When Chanie and I married, 19 years ago today, the 11th of Shevat, we were committed to living our lives together and raising our future family as Shluchim (emissaries) of the Rebbe. In simpler terms that meant to be wholly dedicated to positively impact the lives of individuals and the world. It also meant to do it on our own and without institutional support. In other words, alongside being fully focused on enriching people’s lives, we’d be fully dependent on the generosity of others to operate, live, and raise our family.
Needing to continuously ask people for financial support has been enlightening as it’s a window into their soul. In the immortal words of the 2nd century Talmudic sage Rabbi Ilai, “A person is recognized by his wallet.” Over the years I’ve seen a lot. I’ve been inspired, moved, as well as disappointed and hurt – though ninety percent the former. But what I observed from my conversation with a young alumnus, recorded in our latest podcast, was a new level of brilliance and inspiration.
Most recent graduates from college begin their career by opening a bank account to deposit their earnings. Noah opened an additional bank account, this one dedicated to depositing what he planned to give away. Ten percent of his after tax earnings, as meager as it was, would be deposited there.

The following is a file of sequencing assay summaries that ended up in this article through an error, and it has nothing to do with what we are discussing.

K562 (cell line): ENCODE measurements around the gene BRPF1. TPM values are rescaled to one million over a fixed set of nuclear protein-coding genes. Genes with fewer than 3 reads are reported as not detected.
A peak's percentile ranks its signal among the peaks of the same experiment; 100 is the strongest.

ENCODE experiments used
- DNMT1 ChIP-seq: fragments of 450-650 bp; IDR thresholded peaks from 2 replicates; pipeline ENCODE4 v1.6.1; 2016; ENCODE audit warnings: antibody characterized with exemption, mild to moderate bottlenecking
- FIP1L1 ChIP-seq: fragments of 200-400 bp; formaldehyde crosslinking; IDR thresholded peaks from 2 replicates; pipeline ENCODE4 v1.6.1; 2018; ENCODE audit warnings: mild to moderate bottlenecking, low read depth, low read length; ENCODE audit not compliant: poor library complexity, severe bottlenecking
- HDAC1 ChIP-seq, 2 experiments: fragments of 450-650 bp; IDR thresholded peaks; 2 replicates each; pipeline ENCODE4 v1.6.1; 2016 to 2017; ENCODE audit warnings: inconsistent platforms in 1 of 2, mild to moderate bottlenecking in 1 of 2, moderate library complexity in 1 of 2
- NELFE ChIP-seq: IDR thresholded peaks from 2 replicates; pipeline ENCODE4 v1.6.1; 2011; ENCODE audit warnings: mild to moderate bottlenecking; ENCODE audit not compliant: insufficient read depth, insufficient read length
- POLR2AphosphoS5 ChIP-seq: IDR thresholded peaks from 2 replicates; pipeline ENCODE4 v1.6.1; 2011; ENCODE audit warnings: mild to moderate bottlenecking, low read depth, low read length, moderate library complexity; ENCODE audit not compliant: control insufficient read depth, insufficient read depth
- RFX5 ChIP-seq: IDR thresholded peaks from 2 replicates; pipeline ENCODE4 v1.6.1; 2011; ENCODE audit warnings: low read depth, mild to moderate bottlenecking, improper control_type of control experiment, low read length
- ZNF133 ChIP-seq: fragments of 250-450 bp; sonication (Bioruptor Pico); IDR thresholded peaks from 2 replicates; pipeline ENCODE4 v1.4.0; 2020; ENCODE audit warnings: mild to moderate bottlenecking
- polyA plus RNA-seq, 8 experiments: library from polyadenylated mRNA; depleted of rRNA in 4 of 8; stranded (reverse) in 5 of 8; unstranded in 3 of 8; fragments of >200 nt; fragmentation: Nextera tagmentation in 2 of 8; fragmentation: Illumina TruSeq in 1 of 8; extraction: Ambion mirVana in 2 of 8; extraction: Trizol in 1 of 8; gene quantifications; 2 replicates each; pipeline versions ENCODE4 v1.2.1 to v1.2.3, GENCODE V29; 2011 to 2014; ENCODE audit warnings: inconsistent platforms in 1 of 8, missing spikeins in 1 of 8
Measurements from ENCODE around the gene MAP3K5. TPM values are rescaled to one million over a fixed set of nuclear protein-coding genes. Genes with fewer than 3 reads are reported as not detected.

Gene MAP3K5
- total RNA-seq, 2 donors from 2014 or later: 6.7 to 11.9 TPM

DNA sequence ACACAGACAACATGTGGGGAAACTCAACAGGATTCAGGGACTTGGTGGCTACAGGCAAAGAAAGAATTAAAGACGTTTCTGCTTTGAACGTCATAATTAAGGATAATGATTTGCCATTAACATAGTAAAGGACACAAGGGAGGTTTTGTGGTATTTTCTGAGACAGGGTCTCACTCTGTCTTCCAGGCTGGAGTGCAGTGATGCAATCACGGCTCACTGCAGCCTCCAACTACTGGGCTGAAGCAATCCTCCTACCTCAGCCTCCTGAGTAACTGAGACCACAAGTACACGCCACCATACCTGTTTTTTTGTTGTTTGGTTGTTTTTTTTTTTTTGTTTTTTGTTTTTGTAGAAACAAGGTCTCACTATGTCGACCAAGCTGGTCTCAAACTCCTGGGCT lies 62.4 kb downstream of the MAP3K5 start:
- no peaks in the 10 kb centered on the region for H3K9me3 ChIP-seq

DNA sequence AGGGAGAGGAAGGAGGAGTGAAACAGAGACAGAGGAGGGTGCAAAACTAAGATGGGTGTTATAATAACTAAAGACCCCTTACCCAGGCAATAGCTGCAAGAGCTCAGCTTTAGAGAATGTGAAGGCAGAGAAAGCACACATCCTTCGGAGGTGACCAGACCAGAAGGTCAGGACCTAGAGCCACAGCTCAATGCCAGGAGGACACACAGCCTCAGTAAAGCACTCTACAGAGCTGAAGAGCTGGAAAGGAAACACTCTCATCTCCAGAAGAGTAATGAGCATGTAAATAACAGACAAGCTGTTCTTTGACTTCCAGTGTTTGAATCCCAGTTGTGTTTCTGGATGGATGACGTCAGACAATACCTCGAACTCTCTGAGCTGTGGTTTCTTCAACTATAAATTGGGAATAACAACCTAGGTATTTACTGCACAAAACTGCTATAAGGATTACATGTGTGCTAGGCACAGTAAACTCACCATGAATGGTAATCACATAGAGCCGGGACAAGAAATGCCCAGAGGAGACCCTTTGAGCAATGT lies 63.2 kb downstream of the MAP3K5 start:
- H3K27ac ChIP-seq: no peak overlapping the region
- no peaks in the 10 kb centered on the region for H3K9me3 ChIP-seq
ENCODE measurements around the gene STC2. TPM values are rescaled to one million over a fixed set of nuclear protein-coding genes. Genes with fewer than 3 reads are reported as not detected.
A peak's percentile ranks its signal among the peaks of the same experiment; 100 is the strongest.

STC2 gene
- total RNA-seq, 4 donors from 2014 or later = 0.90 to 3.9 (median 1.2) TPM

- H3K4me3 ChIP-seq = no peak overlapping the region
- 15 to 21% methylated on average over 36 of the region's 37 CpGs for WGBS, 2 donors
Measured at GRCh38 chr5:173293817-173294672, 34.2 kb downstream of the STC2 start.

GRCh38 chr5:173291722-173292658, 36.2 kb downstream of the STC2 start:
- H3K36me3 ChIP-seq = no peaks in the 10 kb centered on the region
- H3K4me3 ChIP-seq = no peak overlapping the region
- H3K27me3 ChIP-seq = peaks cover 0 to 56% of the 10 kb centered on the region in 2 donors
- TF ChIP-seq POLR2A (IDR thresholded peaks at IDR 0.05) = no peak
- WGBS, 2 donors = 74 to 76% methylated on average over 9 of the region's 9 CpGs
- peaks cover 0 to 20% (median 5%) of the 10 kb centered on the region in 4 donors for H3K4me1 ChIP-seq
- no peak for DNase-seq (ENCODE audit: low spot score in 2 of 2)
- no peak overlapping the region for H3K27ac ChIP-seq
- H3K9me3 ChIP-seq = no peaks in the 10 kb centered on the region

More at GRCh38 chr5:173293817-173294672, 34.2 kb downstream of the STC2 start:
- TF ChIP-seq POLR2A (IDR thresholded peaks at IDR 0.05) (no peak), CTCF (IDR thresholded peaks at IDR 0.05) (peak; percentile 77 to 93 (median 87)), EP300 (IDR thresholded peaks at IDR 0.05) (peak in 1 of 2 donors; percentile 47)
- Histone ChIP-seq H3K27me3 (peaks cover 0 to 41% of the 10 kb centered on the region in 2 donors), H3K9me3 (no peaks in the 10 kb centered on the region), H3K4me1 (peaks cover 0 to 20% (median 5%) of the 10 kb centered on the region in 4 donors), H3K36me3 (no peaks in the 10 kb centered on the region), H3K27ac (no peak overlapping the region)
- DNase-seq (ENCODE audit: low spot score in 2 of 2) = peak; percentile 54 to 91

A prudent investor does not simply drop money into an enterprise, instead they also invest their skills and talents ensuring that the enterprise succeeds with the maximum ROI (Return on Investment). This is what Noah has done from his earliest days out of college with his ‘tithing account’. Not only does he give money, but more importantly he devotes his time, skills and talents to causes he supports.
He calls it philanthropy and believes everyone can be a philanthropist regardless of their financial resources. In fact he promises that if you simply begin you will find yourself wanting to do more and more. That’s what happened to him.
Philanthropy is generally associated with individuals who have so much money that giving it away is the most reasonable thing to do, not to mention the honor and influence it provides. Noah has redefined a philanthropist to mean investing of oneself in a cause, which everyone can do.
By giving this topic significant thought and living by its creed at a relatively young age, Noah is a unicorn. He combines humility, confidence, and selflessness; muscles that are built by resisting narcissism through investing in others – making it the perfect antidote to narcissism.
Place eating an exclusively kosher diet – no buttered lamb for instance- alongside giving one’s resources – fiscal or talent – towards a worthwhile cause. Then ask, “What measurable impact and value does each, observing kosher and doing good, have on the world?”